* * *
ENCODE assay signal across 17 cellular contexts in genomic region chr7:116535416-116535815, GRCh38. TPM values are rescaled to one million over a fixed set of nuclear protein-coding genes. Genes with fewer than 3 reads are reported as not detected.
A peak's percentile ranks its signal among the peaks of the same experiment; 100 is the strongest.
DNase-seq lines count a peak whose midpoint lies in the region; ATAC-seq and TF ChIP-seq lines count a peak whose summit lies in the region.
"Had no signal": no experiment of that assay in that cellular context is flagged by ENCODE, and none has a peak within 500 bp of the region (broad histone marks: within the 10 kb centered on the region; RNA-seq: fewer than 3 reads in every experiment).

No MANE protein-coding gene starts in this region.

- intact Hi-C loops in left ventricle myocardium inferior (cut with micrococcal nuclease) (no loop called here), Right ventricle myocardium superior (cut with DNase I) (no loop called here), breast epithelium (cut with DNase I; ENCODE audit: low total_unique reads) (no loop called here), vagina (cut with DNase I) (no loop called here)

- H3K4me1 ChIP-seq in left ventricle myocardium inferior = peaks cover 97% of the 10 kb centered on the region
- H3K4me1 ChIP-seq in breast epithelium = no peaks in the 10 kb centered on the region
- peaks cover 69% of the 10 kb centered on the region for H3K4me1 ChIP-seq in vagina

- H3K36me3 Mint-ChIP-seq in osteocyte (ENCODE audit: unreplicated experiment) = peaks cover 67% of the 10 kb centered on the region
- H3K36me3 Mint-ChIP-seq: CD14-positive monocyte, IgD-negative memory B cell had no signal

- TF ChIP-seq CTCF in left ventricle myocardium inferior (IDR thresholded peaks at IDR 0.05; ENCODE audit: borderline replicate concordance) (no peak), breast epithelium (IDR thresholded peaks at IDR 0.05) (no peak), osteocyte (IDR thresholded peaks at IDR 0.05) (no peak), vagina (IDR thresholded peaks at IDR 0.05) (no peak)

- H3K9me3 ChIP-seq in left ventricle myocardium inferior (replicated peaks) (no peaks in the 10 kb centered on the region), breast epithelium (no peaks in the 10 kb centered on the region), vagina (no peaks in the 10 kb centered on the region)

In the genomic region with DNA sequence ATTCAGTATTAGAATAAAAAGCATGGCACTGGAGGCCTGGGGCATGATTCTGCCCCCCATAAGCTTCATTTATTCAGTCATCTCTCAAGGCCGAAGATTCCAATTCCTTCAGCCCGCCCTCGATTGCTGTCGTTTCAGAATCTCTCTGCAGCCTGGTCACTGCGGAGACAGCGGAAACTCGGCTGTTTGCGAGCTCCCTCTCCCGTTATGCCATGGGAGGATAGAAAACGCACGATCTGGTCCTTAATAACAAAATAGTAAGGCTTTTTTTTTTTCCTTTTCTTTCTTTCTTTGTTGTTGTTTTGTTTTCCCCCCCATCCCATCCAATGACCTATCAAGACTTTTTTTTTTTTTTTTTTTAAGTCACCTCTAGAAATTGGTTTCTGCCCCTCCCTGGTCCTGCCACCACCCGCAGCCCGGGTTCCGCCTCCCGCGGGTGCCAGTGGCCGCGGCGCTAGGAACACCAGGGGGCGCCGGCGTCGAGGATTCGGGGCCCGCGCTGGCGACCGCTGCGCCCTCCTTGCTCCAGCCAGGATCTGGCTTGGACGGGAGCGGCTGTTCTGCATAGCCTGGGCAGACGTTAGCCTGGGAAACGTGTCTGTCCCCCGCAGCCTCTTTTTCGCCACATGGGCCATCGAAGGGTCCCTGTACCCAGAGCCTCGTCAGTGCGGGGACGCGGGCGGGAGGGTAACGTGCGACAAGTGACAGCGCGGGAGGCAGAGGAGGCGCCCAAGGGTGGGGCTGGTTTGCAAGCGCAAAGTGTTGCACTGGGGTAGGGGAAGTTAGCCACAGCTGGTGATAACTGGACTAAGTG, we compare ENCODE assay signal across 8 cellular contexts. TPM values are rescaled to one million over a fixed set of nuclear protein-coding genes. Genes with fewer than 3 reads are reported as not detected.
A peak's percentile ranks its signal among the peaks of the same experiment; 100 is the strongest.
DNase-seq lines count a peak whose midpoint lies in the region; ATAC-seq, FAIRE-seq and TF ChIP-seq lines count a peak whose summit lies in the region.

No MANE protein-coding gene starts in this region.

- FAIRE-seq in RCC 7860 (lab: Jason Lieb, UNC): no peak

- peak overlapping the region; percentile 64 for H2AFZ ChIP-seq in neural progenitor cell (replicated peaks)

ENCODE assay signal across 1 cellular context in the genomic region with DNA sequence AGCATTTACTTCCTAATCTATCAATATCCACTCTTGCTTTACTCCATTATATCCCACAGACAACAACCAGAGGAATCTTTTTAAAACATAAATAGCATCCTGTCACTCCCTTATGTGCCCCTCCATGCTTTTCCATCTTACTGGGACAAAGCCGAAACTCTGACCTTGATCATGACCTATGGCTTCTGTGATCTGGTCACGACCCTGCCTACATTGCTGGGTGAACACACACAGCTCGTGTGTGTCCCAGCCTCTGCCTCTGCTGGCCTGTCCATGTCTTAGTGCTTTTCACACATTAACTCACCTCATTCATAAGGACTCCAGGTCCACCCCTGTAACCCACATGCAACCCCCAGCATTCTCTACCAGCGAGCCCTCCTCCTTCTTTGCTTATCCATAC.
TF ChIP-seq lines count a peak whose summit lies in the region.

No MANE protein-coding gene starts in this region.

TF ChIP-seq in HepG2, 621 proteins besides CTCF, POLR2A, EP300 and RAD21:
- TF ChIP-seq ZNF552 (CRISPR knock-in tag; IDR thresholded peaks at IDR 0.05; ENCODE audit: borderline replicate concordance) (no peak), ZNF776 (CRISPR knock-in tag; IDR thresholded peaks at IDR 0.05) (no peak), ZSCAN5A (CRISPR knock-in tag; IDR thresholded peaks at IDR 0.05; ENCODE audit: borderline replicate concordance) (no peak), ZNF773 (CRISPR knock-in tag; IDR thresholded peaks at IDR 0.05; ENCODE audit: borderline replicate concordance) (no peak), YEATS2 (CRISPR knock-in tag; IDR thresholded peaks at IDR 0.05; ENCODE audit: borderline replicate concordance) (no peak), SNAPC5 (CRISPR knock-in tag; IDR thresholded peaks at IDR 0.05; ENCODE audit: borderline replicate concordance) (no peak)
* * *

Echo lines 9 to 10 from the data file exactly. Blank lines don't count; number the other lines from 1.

- peaks cover 69% of the 10 kb centered on the region for H3K4me1 ChIP-seq in vagina

- H3K36me3 Mint-ChIP-seq in osteocyte (ENCODE audit: unreplicated experiment) = peaks cover 67% of the 10 kb centered on the region